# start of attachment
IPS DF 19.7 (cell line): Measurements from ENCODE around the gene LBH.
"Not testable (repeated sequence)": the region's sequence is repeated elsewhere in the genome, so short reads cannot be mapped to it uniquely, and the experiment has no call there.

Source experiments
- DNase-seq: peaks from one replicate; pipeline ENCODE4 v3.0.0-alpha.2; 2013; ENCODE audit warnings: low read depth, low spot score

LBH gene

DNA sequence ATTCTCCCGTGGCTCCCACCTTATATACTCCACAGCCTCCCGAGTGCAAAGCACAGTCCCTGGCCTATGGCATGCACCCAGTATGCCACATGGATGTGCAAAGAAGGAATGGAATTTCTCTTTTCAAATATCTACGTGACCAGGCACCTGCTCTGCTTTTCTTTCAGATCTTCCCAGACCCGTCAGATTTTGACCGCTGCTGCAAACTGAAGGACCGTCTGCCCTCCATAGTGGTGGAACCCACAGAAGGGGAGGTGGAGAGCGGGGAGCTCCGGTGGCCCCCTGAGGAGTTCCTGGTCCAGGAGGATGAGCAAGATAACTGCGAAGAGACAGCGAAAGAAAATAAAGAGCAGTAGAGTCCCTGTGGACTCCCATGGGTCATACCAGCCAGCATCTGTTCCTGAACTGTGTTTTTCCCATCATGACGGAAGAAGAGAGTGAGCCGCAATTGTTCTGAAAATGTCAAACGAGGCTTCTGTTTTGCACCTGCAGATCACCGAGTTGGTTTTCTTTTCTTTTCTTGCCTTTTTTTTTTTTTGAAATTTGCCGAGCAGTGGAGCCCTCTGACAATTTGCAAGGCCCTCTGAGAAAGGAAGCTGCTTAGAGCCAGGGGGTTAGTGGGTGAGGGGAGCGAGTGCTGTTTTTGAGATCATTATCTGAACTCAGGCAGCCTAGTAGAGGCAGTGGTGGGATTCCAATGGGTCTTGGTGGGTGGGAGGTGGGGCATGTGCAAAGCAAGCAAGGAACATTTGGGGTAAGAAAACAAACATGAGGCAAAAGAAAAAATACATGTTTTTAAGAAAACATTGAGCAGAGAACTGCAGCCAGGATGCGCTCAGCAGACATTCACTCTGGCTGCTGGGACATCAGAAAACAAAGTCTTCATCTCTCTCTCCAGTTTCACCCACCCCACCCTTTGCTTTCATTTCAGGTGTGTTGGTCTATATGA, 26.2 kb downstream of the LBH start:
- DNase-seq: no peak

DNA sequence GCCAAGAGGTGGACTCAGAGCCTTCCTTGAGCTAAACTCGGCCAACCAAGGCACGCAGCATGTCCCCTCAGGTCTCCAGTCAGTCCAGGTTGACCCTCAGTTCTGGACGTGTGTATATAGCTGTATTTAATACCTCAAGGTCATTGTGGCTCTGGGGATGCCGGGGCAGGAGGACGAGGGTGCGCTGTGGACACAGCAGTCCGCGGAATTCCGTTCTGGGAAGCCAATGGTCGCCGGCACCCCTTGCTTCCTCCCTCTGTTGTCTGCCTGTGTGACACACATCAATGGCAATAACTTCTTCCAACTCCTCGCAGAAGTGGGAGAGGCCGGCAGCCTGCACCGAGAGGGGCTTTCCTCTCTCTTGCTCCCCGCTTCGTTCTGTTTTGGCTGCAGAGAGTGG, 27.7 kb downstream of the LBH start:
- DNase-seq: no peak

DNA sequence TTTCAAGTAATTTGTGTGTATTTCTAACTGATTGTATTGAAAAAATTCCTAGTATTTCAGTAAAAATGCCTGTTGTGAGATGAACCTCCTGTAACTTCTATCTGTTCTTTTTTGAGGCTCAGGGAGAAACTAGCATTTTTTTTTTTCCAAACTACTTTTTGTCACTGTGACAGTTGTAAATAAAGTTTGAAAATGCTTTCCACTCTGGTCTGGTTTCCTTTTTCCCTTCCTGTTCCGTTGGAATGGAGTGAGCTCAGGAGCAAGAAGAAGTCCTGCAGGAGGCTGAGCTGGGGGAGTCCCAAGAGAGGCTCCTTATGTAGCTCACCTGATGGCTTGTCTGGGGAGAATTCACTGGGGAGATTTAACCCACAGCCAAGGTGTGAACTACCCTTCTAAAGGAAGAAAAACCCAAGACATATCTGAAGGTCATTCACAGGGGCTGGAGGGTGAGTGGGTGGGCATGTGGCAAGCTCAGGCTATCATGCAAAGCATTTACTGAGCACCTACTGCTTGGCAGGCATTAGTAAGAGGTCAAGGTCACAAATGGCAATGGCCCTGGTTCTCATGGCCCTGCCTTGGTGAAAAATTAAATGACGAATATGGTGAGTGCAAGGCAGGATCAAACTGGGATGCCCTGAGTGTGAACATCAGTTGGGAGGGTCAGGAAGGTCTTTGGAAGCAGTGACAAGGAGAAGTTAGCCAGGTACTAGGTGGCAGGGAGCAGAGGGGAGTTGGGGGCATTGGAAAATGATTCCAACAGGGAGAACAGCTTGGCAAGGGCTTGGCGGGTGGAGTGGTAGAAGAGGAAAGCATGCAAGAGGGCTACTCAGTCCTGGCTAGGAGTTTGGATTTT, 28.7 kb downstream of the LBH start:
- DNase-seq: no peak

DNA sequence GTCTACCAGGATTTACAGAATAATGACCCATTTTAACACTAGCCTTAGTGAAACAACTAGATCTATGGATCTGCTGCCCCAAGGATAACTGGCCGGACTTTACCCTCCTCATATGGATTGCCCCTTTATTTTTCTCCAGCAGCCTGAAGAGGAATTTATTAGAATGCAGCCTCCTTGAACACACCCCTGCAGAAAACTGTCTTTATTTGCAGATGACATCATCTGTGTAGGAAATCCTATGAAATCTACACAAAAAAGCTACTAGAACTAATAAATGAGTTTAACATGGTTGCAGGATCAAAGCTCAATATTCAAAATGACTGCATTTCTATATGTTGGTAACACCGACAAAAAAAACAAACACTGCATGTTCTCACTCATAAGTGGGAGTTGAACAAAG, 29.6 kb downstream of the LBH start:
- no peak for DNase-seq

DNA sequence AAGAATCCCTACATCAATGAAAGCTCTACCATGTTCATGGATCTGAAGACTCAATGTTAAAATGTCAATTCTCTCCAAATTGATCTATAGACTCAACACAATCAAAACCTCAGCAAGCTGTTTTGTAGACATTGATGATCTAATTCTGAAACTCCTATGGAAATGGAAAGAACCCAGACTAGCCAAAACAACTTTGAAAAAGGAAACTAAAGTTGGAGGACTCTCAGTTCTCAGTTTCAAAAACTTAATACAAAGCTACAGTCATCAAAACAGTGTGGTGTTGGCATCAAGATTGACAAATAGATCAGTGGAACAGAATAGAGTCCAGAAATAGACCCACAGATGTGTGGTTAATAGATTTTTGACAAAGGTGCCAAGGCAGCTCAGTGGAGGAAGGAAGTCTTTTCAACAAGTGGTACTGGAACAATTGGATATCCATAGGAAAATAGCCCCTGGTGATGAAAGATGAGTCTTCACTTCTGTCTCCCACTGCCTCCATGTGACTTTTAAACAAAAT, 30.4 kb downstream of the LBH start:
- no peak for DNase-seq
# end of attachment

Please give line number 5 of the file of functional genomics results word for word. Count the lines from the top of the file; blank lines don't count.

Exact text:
LBH gene